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Features Relays Edition

Program offers opportunities for community


Eleven years and 600 members later the RaySociety is still providing learning opportunities to the Des Moines area.

“It is a Drake affiliated organization that consists mostly of retired people who are interested in expanding their mind and extending their network,” Denny Davis, programming chair, said.

Founded in 2004 by a group of Drake alumni, the Society was named after Drake graduate and former Iowa Governor Robert Ray and his wife Billie Ray.

This year the organization offered over 35 classes on topics ranging from tours of craft breweries to discussions about the economic situation of the United States.

“Once you are retired there are a lot of people who just feel like they do not have anything to do,” Davis said. “This provides an organized way for them to remain involved and keep engaged.”

Member Paul Horvath said that the Drake connection is “absolutely fundamental.”

“I think it is important for institutions such as Drake to have this kind of community outreach,” Horvath said. “One of the benefits of retiring in areas where there is a University that provides this service is that it improves the quality of life in retirement.”

Many RaySociety instructors are former or current Drake alumni.

Members range from former teachers to ex-lawyers to those still in the work force.

For Davis members “run the whole gambit” with one major consistency.

“We tend to be an education group that has a curiosity,” Davis said. “We wouldn’t be doing this if that weren’t the case.”

That curiosity leads to diverse topics. Davis’ first class was about the Iowa Caucuses.

His last class was about the craft brewing industry in Iowa.

During this past year RaySociety members also worked at the Iowa Public Television telethon and hosted viewings of Alfred Hitchcock films.

“The [programming] committee consists now of over 20 people so you get a wide view of what they would like to see,” Davis said. “Right now we are in the middle of planning and arranging for the fall semester.”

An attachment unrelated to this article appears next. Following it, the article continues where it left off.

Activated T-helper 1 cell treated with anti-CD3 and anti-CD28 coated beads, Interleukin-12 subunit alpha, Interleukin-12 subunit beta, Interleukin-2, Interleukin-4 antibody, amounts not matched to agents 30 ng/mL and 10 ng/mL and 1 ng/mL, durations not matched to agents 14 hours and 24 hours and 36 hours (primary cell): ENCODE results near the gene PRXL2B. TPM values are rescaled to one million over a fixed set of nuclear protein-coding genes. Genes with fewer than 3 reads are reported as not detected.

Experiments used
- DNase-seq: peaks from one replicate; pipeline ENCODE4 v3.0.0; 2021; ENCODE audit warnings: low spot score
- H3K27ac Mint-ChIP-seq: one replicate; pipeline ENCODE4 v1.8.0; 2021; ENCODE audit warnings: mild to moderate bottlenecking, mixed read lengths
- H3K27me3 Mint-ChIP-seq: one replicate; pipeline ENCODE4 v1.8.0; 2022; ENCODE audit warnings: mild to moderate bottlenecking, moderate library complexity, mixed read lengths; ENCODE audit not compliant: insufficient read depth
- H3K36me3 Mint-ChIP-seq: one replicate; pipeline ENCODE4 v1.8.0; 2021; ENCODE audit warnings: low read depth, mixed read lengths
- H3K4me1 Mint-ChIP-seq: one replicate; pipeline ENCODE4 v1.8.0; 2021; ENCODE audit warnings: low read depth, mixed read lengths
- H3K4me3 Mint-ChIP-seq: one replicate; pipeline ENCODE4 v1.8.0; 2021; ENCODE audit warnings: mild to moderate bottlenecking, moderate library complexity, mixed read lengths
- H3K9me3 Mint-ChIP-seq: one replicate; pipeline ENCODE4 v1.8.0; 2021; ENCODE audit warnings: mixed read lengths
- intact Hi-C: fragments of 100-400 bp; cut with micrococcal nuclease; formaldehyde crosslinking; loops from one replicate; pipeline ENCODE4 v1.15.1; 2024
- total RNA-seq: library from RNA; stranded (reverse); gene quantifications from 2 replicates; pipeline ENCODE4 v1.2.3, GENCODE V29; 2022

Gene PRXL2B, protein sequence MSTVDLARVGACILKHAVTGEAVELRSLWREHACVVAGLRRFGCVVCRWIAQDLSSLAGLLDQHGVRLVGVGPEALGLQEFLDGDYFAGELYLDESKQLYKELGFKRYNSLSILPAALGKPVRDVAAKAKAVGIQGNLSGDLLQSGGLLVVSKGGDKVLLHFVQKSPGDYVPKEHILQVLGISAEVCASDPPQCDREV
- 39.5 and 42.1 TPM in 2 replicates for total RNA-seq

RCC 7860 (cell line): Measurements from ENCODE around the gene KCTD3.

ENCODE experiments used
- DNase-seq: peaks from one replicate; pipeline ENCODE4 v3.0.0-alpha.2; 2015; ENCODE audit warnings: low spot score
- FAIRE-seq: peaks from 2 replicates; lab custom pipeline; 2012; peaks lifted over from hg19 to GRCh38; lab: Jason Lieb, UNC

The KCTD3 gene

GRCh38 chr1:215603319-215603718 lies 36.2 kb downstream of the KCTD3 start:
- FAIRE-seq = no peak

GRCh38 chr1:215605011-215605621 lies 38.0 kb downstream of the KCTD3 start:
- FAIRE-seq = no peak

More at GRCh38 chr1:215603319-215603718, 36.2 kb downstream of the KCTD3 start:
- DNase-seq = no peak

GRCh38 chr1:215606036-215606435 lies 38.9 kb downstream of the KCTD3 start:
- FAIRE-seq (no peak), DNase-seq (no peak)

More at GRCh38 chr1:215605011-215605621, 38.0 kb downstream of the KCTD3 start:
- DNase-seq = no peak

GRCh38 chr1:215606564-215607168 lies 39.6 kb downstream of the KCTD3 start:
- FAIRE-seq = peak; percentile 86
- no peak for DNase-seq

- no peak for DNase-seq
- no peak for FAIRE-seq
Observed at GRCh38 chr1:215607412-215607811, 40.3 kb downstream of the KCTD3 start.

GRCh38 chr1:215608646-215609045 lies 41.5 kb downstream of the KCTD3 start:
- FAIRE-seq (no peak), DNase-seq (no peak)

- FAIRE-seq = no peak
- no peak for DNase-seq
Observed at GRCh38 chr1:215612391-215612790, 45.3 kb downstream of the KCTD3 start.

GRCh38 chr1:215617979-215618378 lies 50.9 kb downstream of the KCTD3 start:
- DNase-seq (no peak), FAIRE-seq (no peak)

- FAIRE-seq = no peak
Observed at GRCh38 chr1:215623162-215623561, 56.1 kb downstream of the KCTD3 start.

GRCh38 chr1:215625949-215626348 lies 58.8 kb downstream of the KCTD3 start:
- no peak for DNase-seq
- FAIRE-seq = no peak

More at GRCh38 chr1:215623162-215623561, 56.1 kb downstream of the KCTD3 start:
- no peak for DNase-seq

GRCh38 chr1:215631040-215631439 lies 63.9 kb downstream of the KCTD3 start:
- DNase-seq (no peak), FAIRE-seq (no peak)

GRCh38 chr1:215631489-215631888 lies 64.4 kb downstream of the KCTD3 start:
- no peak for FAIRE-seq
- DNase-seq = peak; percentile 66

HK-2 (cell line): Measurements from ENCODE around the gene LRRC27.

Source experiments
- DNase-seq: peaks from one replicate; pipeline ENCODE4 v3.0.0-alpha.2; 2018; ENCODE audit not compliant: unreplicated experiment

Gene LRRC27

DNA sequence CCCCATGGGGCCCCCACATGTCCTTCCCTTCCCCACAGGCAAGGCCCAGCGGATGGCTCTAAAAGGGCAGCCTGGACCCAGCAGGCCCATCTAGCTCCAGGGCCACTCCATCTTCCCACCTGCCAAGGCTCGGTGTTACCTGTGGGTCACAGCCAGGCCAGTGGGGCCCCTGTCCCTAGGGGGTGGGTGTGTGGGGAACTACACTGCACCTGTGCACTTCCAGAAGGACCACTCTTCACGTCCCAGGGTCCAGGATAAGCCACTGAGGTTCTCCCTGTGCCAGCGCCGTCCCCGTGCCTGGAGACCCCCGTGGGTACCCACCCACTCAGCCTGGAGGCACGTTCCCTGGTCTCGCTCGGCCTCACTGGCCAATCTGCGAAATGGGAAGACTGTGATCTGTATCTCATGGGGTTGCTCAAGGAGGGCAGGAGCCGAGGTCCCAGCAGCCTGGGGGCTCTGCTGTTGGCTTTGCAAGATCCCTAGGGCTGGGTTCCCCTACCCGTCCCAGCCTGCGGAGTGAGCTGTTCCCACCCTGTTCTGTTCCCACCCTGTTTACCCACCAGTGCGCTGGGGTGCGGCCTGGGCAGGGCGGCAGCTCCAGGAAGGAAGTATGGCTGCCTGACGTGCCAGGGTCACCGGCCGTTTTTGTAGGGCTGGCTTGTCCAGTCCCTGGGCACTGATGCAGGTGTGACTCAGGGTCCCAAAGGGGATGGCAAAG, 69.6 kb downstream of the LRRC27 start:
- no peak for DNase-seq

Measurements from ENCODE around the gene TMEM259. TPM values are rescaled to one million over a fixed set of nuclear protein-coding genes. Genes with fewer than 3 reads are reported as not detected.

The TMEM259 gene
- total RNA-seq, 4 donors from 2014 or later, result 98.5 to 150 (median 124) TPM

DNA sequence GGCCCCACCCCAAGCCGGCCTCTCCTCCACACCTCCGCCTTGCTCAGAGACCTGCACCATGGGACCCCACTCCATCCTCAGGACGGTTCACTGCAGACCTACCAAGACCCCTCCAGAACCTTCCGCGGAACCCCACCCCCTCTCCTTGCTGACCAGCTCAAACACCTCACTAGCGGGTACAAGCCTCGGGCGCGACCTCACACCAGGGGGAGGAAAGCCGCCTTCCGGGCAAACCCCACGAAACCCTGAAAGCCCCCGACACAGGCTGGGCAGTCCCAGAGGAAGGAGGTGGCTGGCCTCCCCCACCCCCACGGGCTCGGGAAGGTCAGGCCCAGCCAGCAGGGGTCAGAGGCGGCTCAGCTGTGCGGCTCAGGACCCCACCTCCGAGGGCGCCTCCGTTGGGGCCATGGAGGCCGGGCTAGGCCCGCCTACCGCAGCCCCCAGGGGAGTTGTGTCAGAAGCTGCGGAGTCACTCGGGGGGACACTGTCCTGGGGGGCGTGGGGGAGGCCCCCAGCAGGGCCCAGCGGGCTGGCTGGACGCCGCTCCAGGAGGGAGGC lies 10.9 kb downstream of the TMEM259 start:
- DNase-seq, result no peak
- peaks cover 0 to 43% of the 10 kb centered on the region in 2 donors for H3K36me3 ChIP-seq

Former RaySociety president Lois Fingerman said not only the breadth but also the timing of classes is important.

“You join and you take what classes you want. What is remarkable is that we offer 26 or 27 different classes but they are all offered at different times,” Fingerman said. “You can take as many as you want.”

Fingerman’s goal as president was to increase membership in the society.

Over the past few years the number has grown exponentially from around 400 to 600 members.

“A lot of it is word of mouth and a lot of it is the caliber of our instructors and our members. People hear about it and they want to learn more, many of them ultimately join,” Fingerman said.

Increased membership helps to provide the social aspect of the RaySociety.

“I have met so many people that I would never have met if I hadn’t belonged to RaySociety. Connecting with people in the community is very important,” Davis said.

Helping to serve the community is at the center of the RaySociety.

In part the Society was founded as a volunteer organization.  Davis said that the Society has only three paid staff members. All of the instructors are volunteers.

“Even though they do not get paid they seem to get a lot of enjoyment out of interacting with our group,” Davis said. Joy is a common thing among RaySociety members.

“It very is the best-kept secret I think in Des Moines. The classes are fabulous. We have made friends, both my husbands and I,” Fingerman said. “It has kept us very mentally alert and challenged. It has made retirement an absolute pleasure.”

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